History app launched

USP’s History students who conducted the History research project for the Fijian History mobile app. Sitting to the far right is Dr Nicholas Halter. The last gentlemen standing to the far right is Ralph Buadromo. Picture: SUPPLIED

IT seems the teaching of History in Fiji has been limited by a lack of freely accessible resources, and what little can be found online is often outdated or irrelevant to local students or teachers.

The University of the South Pacific (USP) launched the Fijian History mobile app, an innovative tool which makes learning History exciting and interactive, at the Laucala Campus on 19 October 2018.

This was part of a Centre for Flexible Learning (CFL)-funded project for Technology Use in Learning & Teaching.

Led by Ralph Buadromo, Sanjeet Chand and Nicholas Halter, the research team sought to evaluate the use of a collaborative content curation tool to support online assessments.

Fifty-six third-year history students worked in groups during the semester to research local sites in Suva under the supervision of Dr Nicholas Halter, Lecturer in History at the School of Social Sciences.

They conducted archival research, interviewed people, and organised a community consultation session to present their findings.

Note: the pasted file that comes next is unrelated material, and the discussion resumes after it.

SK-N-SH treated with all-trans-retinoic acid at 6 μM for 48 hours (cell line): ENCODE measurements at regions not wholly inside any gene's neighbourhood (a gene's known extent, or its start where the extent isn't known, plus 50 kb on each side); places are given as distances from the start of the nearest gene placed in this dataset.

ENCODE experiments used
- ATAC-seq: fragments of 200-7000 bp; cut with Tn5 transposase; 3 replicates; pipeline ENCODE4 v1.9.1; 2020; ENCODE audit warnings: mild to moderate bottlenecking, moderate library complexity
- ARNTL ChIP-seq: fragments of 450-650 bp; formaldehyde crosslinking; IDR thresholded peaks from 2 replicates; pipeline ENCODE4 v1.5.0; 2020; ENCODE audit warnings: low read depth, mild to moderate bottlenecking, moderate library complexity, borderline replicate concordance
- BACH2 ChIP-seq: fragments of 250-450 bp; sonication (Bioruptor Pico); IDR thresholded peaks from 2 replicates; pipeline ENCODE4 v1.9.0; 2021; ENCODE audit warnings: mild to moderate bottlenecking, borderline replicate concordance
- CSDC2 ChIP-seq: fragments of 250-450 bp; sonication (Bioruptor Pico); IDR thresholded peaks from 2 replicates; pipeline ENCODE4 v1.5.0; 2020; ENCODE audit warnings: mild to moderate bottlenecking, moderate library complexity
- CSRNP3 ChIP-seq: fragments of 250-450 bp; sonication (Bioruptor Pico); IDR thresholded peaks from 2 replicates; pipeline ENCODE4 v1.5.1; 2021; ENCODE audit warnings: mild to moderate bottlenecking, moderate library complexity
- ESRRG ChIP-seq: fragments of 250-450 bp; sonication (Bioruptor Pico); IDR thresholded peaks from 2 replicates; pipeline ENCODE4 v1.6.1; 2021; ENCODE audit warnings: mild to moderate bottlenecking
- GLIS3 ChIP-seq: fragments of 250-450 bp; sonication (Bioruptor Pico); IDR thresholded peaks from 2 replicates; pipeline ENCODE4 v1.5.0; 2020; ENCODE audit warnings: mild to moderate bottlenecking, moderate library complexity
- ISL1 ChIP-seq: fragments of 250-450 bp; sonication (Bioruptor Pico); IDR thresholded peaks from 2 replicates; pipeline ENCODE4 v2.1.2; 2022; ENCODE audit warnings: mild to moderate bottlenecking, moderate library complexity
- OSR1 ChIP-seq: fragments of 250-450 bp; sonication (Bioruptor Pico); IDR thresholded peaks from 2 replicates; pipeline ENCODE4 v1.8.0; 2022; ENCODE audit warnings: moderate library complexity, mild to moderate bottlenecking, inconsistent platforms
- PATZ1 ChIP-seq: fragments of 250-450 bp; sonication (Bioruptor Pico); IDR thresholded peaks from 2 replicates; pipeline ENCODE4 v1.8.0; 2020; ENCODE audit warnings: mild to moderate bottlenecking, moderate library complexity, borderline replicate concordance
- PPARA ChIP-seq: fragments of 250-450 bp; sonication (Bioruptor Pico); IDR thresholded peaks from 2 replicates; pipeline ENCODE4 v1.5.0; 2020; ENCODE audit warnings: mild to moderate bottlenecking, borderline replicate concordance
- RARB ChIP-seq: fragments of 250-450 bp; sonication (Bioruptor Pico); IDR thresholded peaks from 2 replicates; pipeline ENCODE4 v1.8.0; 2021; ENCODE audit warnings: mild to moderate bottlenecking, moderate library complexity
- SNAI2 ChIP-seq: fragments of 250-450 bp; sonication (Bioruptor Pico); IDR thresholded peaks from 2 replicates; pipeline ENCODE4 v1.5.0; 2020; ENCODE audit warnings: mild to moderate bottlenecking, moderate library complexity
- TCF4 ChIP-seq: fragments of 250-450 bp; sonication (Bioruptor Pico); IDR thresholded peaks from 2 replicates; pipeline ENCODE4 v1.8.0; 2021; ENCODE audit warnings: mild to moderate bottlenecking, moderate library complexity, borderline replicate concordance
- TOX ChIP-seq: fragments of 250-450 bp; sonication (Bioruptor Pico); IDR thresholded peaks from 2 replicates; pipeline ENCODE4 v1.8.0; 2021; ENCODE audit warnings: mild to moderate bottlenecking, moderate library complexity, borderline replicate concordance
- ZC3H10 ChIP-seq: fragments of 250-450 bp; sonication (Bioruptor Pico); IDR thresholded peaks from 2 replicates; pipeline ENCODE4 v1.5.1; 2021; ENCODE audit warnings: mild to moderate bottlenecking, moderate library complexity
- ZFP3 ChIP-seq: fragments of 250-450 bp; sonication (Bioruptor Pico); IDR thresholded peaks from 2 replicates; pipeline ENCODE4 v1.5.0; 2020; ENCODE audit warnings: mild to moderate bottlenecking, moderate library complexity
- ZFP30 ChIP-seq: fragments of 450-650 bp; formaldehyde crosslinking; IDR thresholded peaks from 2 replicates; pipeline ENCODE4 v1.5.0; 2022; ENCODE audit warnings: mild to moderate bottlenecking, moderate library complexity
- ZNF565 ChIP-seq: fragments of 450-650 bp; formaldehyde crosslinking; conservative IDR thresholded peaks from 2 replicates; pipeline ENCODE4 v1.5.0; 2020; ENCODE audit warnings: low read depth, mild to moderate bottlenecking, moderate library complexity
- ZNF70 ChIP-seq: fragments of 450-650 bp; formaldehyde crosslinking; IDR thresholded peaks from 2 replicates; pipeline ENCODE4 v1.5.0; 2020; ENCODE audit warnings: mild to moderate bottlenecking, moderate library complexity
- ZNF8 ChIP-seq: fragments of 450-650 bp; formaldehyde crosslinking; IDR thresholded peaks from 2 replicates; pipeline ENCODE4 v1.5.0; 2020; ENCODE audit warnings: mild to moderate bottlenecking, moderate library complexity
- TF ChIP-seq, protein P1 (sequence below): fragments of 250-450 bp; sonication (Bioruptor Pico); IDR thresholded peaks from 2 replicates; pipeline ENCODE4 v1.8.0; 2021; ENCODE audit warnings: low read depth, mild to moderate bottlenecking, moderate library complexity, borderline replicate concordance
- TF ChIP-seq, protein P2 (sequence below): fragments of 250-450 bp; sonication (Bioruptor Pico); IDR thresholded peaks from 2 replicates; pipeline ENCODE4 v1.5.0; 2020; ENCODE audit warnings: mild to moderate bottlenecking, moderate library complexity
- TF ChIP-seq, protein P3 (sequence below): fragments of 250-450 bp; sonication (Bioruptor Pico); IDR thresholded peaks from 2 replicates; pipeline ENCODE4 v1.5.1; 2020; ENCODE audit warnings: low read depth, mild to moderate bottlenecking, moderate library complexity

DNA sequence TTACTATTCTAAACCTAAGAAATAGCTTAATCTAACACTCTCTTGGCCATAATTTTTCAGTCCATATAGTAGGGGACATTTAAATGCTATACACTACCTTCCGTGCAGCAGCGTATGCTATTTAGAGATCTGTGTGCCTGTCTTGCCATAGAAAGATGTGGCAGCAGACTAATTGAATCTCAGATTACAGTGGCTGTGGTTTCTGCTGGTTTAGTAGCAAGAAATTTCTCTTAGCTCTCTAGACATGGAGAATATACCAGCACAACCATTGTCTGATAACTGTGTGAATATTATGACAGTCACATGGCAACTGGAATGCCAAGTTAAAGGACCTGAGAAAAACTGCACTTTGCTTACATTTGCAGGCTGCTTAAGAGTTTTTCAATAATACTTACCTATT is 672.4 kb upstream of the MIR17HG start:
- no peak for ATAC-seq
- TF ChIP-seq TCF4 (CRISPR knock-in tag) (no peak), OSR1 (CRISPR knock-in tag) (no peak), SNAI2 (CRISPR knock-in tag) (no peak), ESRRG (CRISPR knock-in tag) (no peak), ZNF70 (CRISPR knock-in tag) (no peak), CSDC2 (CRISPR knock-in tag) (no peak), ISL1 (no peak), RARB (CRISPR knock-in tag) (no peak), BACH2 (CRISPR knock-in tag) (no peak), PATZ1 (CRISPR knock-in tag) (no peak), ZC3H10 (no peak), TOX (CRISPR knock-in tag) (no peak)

They also went on a fieldtrip to the Navosa and Ba provinces to document additional sites and demonstrate the possibilities for expanding the app’s content.

App developer Mr Chand explained that the app can be accessed for free on a computer or downloaded on any Android device.

It can be used offline once initially downloaded.

“The app uses geolocation to guide users towards the closest sites, and includes historical photographs and audio recordings for an immersive experience” he said.

With prior experience developing the USP campus map app and the Snap TopUp Recharge app, Mr Chand stated it was exciting to develop an app that presented local Fijian histories in a simple and engaging style.

“The initial content focuses on a chronological timeline, but over time more local stories could be added as the public respond to the app,” said Mr Buadromo, educational technologist at CFL.

Using Google analytics, the team hopes to understand how people use the app, and what historical collections are most popular.

“The app allows for more users to interact with history which might encourage them to write about sites that they think are important, or correct the narrative that they may think has been misrepresented in the past”, he said.

The initial sites were chosen to demonstrate the diverse range of Fijian history, such as its iTaukei and colonial pasts as well as other regional and international influences.

There is potential to expand the app to include more Fijian or Pacific sites, or social media features such as comments.

For now, the team encourages members of the public to email them suggestions.

“If teachers, students or community groups want to present the history of their own school, or a local building or landmark, they can conduct their own investigative research and email us the information and we are happy to include it,” said Mr Buadromo

The team welcomes any suggestions to revise or add information to the app, and is open to partnerships with organisations to ensure the continuity of the app.

They can be contacted via fijianhistoryapp@gmail.com.

  • To download the app visit Google Play Store: https://play.google.com/store/apps/details?id=usp.fijianhistory m Or go to www.fijianhistory.com 

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